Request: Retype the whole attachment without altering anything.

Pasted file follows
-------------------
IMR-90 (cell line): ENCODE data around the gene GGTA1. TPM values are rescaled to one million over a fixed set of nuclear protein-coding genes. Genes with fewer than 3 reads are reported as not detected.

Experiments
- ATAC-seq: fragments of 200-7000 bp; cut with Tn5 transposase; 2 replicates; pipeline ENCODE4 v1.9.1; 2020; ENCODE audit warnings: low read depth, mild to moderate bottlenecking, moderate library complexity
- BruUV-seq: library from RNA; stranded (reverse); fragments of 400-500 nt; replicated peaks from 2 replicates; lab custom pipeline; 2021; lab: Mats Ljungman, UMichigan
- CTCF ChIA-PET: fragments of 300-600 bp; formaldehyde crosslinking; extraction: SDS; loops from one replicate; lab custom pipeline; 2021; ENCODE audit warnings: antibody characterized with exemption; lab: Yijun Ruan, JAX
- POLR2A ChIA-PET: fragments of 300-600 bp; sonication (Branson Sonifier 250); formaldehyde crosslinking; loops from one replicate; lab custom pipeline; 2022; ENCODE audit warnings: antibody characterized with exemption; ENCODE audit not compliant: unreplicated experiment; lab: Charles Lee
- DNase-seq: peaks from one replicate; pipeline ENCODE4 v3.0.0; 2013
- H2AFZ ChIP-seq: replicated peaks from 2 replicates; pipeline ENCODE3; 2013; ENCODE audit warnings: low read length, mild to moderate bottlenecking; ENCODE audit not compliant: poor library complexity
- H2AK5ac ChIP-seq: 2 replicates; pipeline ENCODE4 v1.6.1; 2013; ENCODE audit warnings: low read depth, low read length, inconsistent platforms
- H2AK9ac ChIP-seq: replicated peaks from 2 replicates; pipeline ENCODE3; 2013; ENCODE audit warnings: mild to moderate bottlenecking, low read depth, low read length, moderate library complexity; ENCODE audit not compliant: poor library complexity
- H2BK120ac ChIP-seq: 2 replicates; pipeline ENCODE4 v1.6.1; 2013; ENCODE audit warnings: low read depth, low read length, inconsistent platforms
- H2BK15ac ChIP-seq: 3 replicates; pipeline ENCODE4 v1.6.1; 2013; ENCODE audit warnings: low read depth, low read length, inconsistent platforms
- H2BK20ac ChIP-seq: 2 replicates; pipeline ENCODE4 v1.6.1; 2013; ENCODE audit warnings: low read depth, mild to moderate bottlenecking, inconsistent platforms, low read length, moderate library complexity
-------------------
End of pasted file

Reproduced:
IMR-90 (cell line): ENCODE data around the gene GGTA1. TPM values are rescaled to one million over a fixed set of nuclear protein-coding genes. Genes with fewer than 3 reads are reported as not detected.

Experiments
- ATAC-seq: fragments of 200-7000 bp; cut with Tn5 transposase; 2 replicates; pipeline ENCODE4 v1.9.1; 2020; ENCODE audit warnings: low read depth, mild to moderate bottlenecking, moderate library complexity
- BruUV-seq: library from RNA; stranded (reverse); fragments of 400-500 nt; replicated peaks from 2 replicates; lab custom pipeline; 2021; lab: Mats Ljungman, UMichigan
- CTCF ChIA-PET: fragments of 300-600 bp; formaldehyde crosslinking; extraction: SDS; loops from one replicate; lab custom pipeline; 2021; ENCODE audit warnings: antibody characterized with exemption; lab: Yijun Ruan, JAX
- POLR2A ChIA-PET: fragments of 300-600 bp; sonication (Branson Sonifier 250); formaldehyde crosslinking; loops from one replicate; lab custom pipeline; 2022; ENCODE audit warnings: antibody characterized with exemption; ENCODE audit not compliant: unreplicated experiment; lab: Charles Lee
- DNase-seq: peaks from one replicate; pipeline ENCODE4 v3.0.0; 2013
- H2AFZ ChIP-seq: replicated peaks from 2 replicates; pipeline ENCODE3; 2013; ENCODE audit warnings: low read length, mild to moderate bottlenecking; ENCODE audit not compliant: poor library complexity
- H2AK5ac ChIP-seq: 2 replicates; pipeline ENCODE4 v1.6.1; 2013; ENCODE audit warnings: low read depth, low read length, inconsistent platforms
- H2AK9ac ChIP-seq: replicated peaks from 2 replicates; pipeline ENCODE3; 2013; ENCODE audit warnings: mild to moderate bottlenecking, low read depth, low read length, moderate library complexity; ENCODE audit not compliant: poor library complexity
- H2BK120ac ChIP-seq: 2 replicates; pipeline ENCODE4 v1.6.1; 2013; ENCODE audit warnings: low read depth, low read length, inconsistent platforms
- H2BK15ac ChIP-seq: 3 replicates; pipeline ENCODE4 v1.6.1; 2013; ENCODE audit warnings: low read depth, low read length, inconsistent platforms
- H2BK20ac ChIP-seq: 2 replicates; pipeline ENCODE4 v1.6.1; 2013; ENCODE audit warnings: low read depth, mild to moderate bottlenecking, inconsistent platforms, low read length, moderate library complexity